Kate: Right. That makes sense. I think it’s so . . .what I love about the work that you do for companies is that you’re able to go in and because they’re so in it, having a third-party perspective, you see things immediately that it would take them forever or not at all to see because they’re just to in it. So that’s the benefit of having somebody, that third-party person come in and look at that strategy.
Kate: So let’s dive in because you have a really cool three-step process that you want to share for anyone that is going to audit their social media because you and I had the conversation the other day just around the idea that there are the little tweaks that can be made, but you have to figure out what they are and the only way to do that is by going by some type of audit and seeing what you’re already doing. So what does that process look like?
Lauren: Okay. So as we were talking about this and I was thinking about it, I was like, “Wow, it would be really cute if I could get it to like three R-words” or whatever. And I didn’t. So there’s nothing necessarily cute about it, maybe if we continue to refine it. But I’ll tell you what, this is what works. This is what we actually do at C&C. This is that recipe that we use. So it might not be cute, but it’s tasty, okay?
Kate: I like it.
Lauren: So the first step is, we always go in with a client and do what we call the brand anthropology and it’s really a review. It’s that ability to step back and look at what’s really happening. It reintroduces you back to your business if you’re doing your own social media audit.
It takes you out of that day to day and it takes you out of just what your team needs are and what your goals are, but it gets you back into looking at it from the overall business perspective, what are we really trying to do? How are we really trying to be different? How do we need to show ROI? What’s our bottom line here?
To do that you need to interview several business units. So go talk to people who touch social. Don’t go talk to people who don’t touch social because that’s really the best way to get people on your side, upper management or other teams to say, “Our social program or our content marketing program is really here to benefit the whole business, but we can help you unless you understand us and we understand what you need.”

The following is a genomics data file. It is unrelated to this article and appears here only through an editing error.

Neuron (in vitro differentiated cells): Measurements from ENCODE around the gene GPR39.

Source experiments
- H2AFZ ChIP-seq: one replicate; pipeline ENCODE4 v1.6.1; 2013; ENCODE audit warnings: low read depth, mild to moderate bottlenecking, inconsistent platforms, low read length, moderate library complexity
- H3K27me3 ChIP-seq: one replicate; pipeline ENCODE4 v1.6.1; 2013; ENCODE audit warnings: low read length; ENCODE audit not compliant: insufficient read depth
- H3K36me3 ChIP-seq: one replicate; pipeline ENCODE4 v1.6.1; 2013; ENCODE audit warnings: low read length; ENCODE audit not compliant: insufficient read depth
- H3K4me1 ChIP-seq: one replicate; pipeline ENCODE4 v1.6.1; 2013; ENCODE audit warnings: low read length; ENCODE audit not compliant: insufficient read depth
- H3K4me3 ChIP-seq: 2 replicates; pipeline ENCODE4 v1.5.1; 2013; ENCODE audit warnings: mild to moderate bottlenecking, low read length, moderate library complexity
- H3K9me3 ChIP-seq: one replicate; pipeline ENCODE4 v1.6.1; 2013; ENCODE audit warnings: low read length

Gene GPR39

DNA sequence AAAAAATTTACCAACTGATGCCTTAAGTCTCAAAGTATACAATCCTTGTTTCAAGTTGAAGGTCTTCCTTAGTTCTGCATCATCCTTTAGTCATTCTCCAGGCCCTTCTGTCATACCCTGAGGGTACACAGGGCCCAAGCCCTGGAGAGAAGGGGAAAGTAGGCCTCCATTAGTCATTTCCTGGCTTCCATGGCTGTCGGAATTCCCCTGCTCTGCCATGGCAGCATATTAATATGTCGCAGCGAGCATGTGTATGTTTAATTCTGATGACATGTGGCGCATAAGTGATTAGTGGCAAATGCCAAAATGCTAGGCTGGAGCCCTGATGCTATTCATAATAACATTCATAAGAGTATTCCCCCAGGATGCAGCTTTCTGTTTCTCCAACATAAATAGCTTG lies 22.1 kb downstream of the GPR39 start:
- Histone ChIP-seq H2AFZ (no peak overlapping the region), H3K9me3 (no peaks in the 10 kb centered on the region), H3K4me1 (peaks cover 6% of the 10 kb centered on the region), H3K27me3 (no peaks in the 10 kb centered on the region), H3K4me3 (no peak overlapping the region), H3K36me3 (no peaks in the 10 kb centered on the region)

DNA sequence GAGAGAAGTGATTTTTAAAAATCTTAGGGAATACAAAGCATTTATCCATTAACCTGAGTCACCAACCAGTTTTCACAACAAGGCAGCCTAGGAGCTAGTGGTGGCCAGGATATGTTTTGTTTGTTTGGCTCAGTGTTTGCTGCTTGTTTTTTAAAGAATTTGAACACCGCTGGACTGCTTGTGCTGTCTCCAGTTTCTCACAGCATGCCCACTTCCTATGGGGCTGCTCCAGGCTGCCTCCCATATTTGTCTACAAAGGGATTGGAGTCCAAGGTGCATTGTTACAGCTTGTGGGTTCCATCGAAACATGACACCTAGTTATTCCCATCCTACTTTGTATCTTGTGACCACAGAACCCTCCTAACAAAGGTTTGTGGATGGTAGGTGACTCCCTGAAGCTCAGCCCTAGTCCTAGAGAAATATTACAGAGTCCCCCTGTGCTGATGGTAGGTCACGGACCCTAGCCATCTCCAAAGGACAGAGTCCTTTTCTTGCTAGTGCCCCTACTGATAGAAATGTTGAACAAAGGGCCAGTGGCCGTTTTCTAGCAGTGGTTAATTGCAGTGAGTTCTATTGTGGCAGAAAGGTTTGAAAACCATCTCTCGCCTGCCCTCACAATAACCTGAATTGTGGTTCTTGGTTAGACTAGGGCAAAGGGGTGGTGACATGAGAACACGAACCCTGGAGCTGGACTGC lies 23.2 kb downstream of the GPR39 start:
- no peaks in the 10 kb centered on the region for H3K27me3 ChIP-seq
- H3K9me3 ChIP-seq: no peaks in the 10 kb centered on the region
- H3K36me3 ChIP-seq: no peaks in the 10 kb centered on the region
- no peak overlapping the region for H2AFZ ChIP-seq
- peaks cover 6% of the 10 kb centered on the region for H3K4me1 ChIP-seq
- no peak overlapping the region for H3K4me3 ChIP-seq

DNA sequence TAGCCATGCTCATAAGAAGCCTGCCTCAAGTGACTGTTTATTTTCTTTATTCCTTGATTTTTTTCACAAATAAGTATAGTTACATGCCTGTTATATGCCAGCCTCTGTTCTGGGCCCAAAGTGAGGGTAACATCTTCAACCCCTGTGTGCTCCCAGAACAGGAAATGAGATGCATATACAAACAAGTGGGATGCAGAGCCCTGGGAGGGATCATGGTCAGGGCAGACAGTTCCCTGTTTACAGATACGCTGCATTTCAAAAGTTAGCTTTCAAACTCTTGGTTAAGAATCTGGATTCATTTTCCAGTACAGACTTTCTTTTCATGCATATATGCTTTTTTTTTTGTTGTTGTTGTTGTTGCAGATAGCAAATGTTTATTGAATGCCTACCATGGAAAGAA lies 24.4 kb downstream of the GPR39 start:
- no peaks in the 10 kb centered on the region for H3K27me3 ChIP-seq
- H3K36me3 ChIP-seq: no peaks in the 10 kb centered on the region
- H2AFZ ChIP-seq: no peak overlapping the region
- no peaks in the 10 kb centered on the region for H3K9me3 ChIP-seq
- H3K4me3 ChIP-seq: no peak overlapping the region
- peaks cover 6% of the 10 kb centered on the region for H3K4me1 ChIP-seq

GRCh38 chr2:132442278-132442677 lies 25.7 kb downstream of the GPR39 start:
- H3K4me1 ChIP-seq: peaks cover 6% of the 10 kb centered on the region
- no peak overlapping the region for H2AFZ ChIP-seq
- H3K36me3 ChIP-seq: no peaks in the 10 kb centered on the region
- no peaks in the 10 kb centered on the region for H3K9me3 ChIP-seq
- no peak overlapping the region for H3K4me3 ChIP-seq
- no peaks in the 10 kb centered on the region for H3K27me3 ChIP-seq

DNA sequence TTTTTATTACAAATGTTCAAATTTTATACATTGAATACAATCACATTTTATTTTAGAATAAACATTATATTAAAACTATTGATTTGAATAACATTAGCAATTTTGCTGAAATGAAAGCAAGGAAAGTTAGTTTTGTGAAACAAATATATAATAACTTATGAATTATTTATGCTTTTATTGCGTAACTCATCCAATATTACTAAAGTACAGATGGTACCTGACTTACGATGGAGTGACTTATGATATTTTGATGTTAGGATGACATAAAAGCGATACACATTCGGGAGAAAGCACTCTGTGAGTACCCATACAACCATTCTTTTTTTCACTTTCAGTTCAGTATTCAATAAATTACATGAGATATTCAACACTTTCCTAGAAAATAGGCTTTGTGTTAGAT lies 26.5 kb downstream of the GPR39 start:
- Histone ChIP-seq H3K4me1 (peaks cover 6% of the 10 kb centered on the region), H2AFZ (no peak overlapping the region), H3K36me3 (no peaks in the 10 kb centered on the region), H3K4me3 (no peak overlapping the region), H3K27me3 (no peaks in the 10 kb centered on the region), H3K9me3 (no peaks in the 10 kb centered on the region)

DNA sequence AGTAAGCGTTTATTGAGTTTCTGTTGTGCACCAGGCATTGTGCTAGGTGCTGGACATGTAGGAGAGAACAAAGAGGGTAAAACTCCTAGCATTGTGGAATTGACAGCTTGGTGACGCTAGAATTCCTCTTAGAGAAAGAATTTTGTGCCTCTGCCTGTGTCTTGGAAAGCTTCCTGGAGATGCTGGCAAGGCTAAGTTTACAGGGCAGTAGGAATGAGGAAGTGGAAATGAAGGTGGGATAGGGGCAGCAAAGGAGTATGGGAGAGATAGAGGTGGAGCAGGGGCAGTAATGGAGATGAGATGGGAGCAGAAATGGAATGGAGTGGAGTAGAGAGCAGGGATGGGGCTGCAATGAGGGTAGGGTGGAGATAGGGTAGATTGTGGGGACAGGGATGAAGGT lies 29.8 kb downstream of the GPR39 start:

So interview several business units, determine how your programs currently work, not how you would like to see them work or how you tell people they work, but how do they really work.
And then start to really identify those gaps and where that is. So it could be a gap in process, a gap in results. It could just be a gap in that what we want to be and who we are now. Internally it’s helpful to identify goals for your social programs and what you want to learn ahead of time from the audit process because that helps drive the road map. As you go through the findings hopefully you’ll find a lot of things and sometimes that’s hard then to narrow into, how does this get back to what our goals are.
So help identify those first in that anthropology stage and that will help drive and shape the narrative of your audit and in the results in what you bring out of that. Otherwise like I said, you get lost in that data and you’ll focus on little things instead of finding that key strategic idea and objective.
Kate: When you say talk to the different units, are you talking about different departments in the companies, so bringing those people together and having a session about it or individually, everybody’s get to the brought to the table at once?
Lauren: Well, it just depends on how your organization really works. So if you have weekly sessions with your overall digital team, then that’s the right time to bring that up. If you are trying to introduce, “We’re social. We do good things,” you kind of want to bring that up to the whole company.
Then you talk about doing a lunch and learn that’s more explaining how social works, where your successes are, where your goals are and what’s new in this space because if the people who are in it every day have to keep up with the changes, then the people who aren’t in it at all don’t understand where social can drive the business forward and what results you can have and where it benefits everybody.
So they might just use that as an open air to ask you questions and to give you ideas about how you can better use social going forward. That’s the anthropology step. It’s reintroducing yourself to the business as a whole and not just your team.
Kate: Got it. Okay. Awesome.
Lauren: So that’s step one. So that can take one week. It can take one month, hopefully not any longer than that because that’s only the first part of the audit, but it’s really, really important. That’s really where your research and your goals are based. Then once you have that set, number two, then you need to dive into the data. This is all about research. It’s really researching what you’re currently doing, but also what your competitors are doing, what the industry is doing, different industries have different trends in how they’re using content.